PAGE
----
Putting the phone in the camera

Just what were they thinking‾ Adding a camera to the phone seems pretty natural, but why put a phone module into a camera‾

That's exactly what Samsung did with its new VLUU i70 digital camera, which unfortunately is only available in Korea at this moment. The 7-mega-pixel digital camera comes with built in HSDPA. According to the online literature, the reason the company put in the 3.5G mobile connectivity option is to allow users to instantly upload photos to online galleries or their blogs without the need for a computer.

The VLUU i70 also comes with a WAP browser and an MMS client although there is no indication that you'll be able to make a voice call with it.

It all seems a bit pointless really. Why give a digital camera the ability to access the Internet‾ A 7-mega-pixel digital camera will record photos that are at least several hundred kilobytes each, which are too big for most websites to host, not to mention the fact that they would be prohibitory expensive to send over any mobile connection.

One application that might fit the bill is the ability to access the web on holiday in case you get lost or are looking for specific information on where you happen to be. But then, there's your phone, and besides, anyone who has tried HSDPA (or any form of) roaming would surely know the technical difficulties as well as high costs associated with it.

On the other hand, the VLUU i70 does remind us of the real potential of 3G. While people have always viewed 3G as an enhancement of the mobile phone, the reality is that it can be far more.

Mobility 2.0

Fundamentally, the migration of mobile devices to 3G is the same transition that was made when analog modems were replaced with the first-generation of broadband on DSL.

At the time, people thought of broadband as simply a faster version of the analog Internet. Then came YouTube, Flickr, Skype, Wikipedia, MySpace and many others, and the whole nature of the Internet changed. Users started to create, upload and share content while video, music and games became increasingly popular applications.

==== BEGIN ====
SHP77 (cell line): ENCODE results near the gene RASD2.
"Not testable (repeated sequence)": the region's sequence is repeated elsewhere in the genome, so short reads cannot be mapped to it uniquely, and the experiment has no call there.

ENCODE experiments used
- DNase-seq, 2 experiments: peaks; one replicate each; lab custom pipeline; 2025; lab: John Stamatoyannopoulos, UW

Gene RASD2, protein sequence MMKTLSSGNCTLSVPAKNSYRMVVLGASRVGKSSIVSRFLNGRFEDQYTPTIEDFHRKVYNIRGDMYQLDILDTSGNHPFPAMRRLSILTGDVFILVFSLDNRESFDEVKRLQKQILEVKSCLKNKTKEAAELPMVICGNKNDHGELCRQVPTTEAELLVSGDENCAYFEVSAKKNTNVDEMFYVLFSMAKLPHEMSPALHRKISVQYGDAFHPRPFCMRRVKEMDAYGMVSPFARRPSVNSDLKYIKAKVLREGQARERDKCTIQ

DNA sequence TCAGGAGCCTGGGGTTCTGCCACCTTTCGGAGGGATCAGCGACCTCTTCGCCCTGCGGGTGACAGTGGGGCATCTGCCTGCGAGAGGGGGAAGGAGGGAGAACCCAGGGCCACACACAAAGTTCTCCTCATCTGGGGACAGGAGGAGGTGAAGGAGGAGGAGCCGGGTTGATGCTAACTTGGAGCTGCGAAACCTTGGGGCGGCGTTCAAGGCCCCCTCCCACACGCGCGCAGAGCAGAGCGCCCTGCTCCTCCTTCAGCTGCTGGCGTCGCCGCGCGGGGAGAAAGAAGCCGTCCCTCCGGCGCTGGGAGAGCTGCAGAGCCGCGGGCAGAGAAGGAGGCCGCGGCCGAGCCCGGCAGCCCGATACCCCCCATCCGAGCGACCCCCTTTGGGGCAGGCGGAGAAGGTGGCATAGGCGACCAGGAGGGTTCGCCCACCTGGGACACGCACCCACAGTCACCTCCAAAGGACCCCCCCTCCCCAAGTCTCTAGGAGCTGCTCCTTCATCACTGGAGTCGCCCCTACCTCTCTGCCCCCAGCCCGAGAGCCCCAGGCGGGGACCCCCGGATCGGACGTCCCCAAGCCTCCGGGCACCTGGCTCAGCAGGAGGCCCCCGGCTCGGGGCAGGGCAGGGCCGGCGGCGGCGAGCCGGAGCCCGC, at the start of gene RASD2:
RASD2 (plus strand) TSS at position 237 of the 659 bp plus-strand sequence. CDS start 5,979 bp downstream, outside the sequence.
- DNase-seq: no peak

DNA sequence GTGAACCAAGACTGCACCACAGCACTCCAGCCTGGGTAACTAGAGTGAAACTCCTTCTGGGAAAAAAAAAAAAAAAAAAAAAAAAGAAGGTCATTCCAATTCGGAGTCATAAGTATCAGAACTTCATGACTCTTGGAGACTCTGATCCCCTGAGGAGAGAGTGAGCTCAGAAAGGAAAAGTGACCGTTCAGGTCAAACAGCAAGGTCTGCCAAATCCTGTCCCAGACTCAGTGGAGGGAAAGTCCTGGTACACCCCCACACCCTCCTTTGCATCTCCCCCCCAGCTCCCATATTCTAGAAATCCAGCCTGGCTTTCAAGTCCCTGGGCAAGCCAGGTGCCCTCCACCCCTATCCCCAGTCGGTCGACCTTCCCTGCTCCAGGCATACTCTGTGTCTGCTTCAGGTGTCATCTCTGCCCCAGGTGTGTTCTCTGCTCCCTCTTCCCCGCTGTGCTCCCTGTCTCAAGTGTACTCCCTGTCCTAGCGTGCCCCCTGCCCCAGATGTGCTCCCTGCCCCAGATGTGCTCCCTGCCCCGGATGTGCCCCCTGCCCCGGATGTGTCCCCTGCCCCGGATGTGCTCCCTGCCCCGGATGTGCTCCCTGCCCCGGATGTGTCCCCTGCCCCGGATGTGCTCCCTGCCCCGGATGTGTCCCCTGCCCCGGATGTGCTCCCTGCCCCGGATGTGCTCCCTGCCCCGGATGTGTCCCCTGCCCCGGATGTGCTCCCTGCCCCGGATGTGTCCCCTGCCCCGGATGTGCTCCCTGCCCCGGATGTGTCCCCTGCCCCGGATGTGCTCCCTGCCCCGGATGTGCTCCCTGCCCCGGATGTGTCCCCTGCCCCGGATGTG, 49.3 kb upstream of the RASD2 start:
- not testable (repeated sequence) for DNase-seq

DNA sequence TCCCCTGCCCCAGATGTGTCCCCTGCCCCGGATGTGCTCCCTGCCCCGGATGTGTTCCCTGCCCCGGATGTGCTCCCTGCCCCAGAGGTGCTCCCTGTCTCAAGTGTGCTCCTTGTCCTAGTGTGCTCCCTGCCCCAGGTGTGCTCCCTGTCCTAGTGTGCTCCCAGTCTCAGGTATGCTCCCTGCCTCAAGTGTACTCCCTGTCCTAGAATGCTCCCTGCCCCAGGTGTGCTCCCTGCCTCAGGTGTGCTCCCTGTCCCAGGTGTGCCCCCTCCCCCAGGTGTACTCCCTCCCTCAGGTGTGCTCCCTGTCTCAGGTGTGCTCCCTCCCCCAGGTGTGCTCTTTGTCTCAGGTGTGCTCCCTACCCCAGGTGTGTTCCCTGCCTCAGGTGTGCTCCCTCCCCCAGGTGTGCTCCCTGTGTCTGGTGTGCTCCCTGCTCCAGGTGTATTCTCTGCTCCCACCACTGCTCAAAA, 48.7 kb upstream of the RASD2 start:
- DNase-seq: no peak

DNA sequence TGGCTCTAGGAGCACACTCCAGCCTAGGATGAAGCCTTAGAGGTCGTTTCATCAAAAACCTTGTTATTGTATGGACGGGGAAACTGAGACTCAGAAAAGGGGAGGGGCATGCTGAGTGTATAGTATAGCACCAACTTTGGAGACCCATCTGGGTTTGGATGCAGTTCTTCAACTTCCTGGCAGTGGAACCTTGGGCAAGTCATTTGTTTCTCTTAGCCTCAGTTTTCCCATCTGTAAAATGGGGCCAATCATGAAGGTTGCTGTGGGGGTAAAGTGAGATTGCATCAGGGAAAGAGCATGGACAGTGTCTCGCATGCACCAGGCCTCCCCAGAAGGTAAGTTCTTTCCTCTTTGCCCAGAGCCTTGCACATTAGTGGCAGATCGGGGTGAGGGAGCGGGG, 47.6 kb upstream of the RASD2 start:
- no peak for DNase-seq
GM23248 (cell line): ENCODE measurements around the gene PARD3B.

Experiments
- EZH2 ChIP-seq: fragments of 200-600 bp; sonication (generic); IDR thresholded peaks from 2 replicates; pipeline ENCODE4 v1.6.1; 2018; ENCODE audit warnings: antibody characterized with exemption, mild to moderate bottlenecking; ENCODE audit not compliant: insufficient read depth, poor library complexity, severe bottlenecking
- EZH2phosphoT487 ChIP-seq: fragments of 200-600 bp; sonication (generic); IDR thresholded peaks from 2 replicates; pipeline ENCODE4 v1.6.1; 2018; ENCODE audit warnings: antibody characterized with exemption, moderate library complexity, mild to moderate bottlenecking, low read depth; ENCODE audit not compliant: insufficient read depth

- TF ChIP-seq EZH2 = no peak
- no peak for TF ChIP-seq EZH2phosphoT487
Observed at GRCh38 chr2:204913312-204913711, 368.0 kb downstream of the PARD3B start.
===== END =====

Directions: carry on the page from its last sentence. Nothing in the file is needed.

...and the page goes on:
3G, especially evolved 3G like HSDPA, really paves the way for mobile devices to participate in this new Internet, or what some might call Web 2.0 platform. And yes, all those popular services have already announced strategies to support mobile users.

So far, 3G hasn't really lived up to its potential. Most 3G users I know rarely used video calling, or even access the Internet. The high, volume-based, convoluted pricing structure is a big, big factor in their reluctance to get online with their phone.

The success or failure of the VLUU i70's integrated HSDPA feature will determine whether or not the industry is ready to embrace the true potential of 3G. Will operators customized their subscription plans to cater to this type of data-centric, multimedia devices‾ Charge less‾ Abandoned the current per-kilobyte pricing plans‾ Offer open Internet access instead of restricting their users within their walled garden 3G sites‾

Today, it is pretty safe to say that 3G adoption is basically driven by 3G handsets.

 

People are signing up for 3G services because they like the latest 3G handset. Very few are enticed to try 3G, while those who do quickly abandoned it due to limited content and high costs.

To make 3G a success, operators should look closely at the VLUU i70 and its seemingly senseless HSPDA add-on. If they can come up with an attractive package for the VLUU i70, then I think they've got a pretty good plan for 3G.

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